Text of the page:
Duke 75, Kentucky 68 (FINAL): And it came down to free throws. And Duke hit enough to win. Thornton received the first foul and put home two free throws, after which Plumlee was forced to commit his fifth foul on a Goodwin drive. Curry, as usual, was ice from the line on the ensuing sequence, putting Duke back up 72-64 with 30 seconds remaining and putting the game essentially out of reach.
Kelly capped off the Duke scoring with a fastbreak slam, putting the exclamation point on the victory.
Duke 68, Kentucky 63 (1:03 second half): After an extended drought for the Blue Devils, Curry nailed two smooth free throws to give his team some breathing room. After Poythress brought the game within three, Curry again stepped up, putting home a layup.
Duke 64, Kentucky 61 (3:20 second half): Everybody knew the Kentucky comeback would come, and so it did. After a Julius Mays 3-pointer, the Wildcats pulled within five points. Archie Goodwin followed that up a couple possessions later witha layup, after which the Blue Devils called a time out, their lead down to three points.
The Kentucky fans have been getting louder and louder all half—it all really began with the most acrobatic play of the night, an Alex Poythress put-back slam that the Georgia Dome went nuts over.
Duke 58, Kentucky 48 (8:51 second half): Duke still holds a 10-point lead, but the Kentucky fans are excited after Krzyzewski just called a timeout following a Wildcat steal and fastbreak, capped up with a Wiltjer slam.
Sulaimon continues to provide a second-half offensive spark, nailing his third trey.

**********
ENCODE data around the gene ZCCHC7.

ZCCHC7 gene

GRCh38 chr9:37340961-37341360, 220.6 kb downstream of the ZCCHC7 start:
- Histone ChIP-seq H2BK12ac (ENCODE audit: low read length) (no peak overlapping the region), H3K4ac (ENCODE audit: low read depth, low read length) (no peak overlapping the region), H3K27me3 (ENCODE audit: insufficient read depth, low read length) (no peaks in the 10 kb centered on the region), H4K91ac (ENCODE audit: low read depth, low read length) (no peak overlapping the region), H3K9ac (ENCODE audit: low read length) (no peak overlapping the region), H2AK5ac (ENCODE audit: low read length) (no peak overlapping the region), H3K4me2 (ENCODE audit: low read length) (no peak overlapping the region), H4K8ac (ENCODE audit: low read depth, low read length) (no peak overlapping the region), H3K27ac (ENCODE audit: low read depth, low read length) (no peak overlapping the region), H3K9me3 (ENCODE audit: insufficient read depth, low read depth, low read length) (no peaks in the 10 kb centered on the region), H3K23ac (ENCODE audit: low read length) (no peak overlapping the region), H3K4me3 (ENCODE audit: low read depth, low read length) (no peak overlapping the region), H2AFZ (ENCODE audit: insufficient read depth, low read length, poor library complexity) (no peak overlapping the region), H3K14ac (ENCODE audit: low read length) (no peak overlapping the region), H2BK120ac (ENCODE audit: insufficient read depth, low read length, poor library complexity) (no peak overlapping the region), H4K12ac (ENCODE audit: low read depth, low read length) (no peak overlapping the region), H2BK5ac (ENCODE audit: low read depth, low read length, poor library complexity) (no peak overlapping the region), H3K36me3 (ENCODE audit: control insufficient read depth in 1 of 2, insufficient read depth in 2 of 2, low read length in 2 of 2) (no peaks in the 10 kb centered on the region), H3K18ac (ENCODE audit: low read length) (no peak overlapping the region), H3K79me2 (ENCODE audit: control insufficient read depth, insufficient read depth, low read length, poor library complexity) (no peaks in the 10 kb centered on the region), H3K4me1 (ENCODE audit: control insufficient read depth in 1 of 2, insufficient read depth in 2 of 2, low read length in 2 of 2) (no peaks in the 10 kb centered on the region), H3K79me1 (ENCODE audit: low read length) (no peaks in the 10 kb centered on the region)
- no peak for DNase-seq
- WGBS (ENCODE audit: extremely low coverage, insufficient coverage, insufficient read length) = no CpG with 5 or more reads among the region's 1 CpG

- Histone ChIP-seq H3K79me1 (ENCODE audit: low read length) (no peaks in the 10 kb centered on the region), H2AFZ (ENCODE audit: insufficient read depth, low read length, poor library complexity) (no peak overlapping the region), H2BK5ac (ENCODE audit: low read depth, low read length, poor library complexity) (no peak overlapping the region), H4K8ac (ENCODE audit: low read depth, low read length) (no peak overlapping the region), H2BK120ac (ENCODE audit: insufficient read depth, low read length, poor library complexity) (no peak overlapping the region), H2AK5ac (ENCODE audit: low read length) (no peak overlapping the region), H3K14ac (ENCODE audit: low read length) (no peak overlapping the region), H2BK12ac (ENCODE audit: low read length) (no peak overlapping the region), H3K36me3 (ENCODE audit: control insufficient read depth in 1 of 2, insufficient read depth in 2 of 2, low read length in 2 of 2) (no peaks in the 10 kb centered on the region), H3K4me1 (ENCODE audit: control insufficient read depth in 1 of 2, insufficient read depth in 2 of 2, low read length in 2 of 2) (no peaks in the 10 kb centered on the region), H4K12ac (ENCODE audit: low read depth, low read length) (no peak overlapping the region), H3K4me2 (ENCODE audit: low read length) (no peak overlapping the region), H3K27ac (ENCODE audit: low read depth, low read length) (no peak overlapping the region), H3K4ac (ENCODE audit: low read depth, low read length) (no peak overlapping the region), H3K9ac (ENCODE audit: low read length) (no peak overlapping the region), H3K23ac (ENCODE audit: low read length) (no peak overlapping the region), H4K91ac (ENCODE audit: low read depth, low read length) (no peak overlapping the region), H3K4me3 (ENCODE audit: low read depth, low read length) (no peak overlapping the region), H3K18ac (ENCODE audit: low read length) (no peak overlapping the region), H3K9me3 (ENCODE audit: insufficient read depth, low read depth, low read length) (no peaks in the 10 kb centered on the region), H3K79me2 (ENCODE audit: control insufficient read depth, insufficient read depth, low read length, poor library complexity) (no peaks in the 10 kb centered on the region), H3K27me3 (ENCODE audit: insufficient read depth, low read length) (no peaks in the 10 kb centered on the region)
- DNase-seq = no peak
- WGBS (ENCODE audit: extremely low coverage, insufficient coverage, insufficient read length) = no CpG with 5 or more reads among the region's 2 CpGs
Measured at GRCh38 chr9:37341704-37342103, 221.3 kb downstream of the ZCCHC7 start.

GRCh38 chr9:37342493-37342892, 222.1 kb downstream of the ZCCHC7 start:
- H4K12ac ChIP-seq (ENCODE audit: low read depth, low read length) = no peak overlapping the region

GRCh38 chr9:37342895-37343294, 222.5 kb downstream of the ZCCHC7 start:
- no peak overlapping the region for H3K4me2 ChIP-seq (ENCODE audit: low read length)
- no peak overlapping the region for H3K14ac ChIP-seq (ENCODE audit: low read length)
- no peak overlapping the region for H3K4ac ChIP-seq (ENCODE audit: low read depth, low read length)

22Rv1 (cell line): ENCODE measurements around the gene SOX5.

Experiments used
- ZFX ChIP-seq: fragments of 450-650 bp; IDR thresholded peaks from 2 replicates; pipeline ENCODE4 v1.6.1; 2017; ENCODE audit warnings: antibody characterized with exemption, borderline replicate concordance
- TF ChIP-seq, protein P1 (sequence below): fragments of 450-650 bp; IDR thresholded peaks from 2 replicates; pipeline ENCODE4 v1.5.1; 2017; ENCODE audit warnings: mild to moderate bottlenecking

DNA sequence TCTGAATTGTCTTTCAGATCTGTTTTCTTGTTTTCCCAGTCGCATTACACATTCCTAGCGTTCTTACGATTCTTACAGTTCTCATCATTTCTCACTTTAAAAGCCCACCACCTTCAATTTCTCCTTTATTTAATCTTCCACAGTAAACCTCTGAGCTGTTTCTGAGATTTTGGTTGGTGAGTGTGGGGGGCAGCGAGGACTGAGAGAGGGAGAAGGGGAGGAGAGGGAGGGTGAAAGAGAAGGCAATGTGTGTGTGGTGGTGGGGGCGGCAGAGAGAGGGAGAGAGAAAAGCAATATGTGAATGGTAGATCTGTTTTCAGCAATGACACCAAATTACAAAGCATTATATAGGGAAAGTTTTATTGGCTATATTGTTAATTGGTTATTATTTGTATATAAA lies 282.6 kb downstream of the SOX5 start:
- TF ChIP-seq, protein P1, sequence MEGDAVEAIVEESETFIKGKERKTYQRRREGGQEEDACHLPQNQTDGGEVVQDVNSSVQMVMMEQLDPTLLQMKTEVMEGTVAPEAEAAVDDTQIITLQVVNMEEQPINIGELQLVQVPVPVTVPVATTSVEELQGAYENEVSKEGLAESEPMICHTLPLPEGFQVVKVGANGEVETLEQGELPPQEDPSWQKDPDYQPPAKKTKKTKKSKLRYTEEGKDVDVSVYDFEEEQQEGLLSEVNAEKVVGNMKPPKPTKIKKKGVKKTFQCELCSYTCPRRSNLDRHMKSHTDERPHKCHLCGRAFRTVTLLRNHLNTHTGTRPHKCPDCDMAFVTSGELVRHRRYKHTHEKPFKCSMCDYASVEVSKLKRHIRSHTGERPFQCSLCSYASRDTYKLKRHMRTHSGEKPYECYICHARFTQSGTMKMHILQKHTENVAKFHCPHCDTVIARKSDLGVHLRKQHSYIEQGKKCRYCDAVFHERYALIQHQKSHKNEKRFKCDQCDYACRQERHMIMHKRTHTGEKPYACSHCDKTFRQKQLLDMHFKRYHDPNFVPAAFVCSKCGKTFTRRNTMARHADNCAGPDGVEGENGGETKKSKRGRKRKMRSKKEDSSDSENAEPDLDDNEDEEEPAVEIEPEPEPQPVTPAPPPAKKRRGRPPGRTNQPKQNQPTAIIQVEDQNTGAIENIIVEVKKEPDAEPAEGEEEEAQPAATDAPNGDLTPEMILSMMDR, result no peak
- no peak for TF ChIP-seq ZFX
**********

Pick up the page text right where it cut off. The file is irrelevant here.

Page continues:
Duke 54, Kentucky 42 (11:29 second half): With Mason Plumlee sitting out after picking up his fourth foul, Duke has stepped to pick up their benched leader, going on a run and taking the first double-digit lead of the game. Plumlee has spent the past few minutes on the bench, but still leads Duke with 16 points on 6-of-7 shooting.
Hairston has seen the bulk of the minutes in his stead and has not been afraid to be physical. He even made two contribution on the offensive end, putting home two offensive rebounds.
In Plumlee’s absence, Curry has become more aggressive on the offensive end, attacking the hole on numerous possessions. He now has 13 points, second most on the team.
Also, give credit to Sulaimon—after an ugly first half going 0-of-7 from the field, he has two treys in the second half. He also leads Duke with five rebounds and five assists.
Duke 43, Kentucky 37 (16:47 second half): Duke picked up the first half right where it left off, feeding Plumlee, who dropped another two points. Kentucky, on the other hand, is coming out with a different look, showing a full court press against the Blue Devils.
Giving Duke it’s margin right now in this half though, is 3-point shooting. After Sulaimon recorded his first field goal of the game, a stroke from beyond the arc, Cook followed that up with a trey.
Duke 33, Kentucky 31 (HALFTIME): Think Duke’s seniors want to send a message?
Although Kentucky earned an early lead, Plumlee, Curry and Kelly would not oblige for the rest of the half. Despite two early fouls that clearly frustrated him, Plumlee finished the half with 14 points on 5-of-6 shooting. He went 4-of-4 from the foul line. Yes, you’re reading that correctly.